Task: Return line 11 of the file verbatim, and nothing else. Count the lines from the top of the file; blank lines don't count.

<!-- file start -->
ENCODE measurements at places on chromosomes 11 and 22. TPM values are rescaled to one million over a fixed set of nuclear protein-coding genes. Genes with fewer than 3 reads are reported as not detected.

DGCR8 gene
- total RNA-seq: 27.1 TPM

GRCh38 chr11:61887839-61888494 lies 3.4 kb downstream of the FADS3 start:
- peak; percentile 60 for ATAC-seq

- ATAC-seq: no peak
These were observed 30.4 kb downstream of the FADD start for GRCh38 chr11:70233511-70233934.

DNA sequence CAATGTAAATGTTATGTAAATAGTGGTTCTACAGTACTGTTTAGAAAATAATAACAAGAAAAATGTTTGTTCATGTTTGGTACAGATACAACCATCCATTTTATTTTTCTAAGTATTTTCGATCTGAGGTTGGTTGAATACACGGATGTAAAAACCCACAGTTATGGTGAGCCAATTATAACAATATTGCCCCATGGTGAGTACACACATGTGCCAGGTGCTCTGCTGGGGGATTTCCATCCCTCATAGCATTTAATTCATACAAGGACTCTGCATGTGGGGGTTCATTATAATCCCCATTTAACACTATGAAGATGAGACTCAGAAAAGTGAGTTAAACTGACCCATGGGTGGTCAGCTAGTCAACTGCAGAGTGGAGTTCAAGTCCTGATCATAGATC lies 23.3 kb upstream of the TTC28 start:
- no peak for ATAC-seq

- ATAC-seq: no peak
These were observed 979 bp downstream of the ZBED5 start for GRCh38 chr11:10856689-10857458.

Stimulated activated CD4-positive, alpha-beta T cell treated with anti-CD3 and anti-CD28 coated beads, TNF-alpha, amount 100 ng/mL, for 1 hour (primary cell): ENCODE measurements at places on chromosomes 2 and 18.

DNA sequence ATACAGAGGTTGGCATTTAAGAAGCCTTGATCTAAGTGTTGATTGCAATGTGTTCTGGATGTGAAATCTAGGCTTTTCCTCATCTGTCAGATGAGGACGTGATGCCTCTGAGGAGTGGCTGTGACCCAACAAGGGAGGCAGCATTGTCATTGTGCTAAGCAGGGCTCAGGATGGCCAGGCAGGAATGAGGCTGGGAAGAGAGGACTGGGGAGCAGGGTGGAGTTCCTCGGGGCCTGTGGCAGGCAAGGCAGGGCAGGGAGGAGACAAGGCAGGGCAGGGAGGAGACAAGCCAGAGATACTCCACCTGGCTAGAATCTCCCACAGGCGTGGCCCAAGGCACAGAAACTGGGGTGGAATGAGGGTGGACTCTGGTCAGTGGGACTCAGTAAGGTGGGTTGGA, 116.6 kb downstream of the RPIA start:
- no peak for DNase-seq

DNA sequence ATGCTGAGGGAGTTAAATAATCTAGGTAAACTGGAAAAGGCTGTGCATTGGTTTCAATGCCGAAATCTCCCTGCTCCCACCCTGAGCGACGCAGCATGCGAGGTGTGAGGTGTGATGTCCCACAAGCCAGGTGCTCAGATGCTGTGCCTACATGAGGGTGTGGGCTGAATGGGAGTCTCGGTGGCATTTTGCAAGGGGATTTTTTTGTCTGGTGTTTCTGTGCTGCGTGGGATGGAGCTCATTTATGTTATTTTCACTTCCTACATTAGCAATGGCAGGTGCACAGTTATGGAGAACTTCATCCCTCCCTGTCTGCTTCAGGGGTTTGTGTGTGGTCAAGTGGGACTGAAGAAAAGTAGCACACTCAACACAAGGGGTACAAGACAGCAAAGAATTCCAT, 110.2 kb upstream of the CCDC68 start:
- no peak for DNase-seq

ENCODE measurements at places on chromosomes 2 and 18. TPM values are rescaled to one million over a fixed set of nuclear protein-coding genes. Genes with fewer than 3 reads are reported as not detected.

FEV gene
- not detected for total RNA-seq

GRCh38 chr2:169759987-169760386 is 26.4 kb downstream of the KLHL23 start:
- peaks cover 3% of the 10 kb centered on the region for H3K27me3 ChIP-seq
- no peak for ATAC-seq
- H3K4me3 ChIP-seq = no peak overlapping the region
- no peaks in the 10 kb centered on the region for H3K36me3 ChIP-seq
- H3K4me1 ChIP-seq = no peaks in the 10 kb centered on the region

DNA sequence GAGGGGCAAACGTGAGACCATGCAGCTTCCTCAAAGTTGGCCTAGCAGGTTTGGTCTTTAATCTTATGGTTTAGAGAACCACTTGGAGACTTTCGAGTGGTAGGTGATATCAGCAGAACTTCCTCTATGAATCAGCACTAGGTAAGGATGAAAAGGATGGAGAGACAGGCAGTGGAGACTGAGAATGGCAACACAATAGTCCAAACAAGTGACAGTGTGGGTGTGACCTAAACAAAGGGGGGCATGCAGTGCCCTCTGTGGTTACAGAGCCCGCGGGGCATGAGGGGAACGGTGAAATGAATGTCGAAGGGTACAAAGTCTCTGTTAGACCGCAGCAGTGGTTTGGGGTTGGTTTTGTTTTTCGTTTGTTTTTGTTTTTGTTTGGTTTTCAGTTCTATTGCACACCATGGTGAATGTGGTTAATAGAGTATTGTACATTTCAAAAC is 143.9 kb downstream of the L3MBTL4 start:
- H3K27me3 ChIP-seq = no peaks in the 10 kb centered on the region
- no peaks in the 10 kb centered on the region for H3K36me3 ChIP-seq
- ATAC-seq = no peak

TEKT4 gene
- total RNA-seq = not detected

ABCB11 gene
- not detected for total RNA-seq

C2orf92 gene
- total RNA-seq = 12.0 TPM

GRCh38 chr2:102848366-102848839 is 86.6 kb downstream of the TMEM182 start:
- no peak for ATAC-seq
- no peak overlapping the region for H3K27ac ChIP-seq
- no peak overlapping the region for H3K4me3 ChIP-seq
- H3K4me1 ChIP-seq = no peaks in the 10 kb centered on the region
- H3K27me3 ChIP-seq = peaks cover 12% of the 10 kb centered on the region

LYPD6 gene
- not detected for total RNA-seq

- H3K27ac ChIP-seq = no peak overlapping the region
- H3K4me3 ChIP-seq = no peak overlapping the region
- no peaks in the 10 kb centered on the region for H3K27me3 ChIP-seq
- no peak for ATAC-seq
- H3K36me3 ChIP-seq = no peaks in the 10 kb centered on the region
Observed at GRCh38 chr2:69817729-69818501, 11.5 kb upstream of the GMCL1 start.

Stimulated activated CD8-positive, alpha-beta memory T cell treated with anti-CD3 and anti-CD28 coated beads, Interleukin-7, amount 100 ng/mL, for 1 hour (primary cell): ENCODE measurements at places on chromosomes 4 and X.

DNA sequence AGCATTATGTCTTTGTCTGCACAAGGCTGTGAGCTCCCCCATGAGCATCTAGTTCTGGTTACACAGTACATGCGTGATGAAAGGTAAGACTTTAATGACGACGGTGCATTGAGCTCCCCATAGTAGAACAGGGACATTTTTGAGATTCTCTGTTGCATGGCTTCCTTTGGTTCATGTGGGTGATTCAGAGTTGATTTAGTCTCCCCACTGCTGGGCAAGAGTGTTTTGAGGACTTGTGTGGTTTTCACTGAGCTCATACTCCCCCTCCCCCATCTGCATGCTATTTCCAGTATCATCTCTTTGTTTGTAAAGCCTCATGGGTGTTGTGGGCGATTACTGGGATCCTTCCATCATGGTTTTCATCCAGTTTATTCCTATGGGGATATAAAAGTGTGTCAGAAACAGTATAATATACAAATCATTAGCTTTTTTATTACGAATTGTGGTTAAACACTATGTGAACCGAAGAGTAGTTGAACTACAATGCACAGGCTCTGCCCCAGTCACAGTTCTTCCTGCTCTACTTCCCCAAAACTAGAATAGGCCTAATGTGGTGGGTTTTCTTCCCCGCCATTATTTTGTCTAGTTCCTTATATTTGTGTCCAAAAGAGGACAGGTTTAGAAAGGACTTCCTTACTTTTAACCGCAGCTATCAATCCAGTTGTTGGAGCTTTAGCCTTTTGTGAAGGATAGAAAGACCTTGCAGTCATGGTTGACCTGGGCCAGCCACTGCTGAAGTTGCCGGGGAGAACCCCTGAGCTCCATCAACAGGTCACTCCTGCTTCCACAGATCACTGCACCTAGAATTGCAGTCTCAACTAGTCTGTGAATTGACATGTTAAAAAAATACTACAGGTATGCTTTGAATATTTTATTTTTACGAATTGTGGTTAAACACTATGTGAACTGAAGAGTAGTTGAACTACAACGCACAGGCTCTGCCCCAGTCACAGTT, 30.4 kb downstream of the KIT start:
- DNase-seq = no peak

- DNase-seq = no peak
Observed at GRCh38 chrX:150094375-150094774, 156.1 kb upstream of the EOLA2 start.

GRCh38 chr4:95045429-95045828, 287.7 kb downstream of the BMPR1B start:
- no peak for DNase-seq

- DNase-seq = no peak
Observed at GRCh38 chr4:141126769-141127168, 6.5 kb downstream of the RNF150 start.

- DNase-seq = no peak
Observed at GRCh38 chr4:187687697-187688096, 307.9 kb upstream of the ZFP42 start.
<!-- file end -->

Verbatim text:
These were observed 979 bp downstream of the ZBED5 start for GRCh38 chr11:10856689-10857458.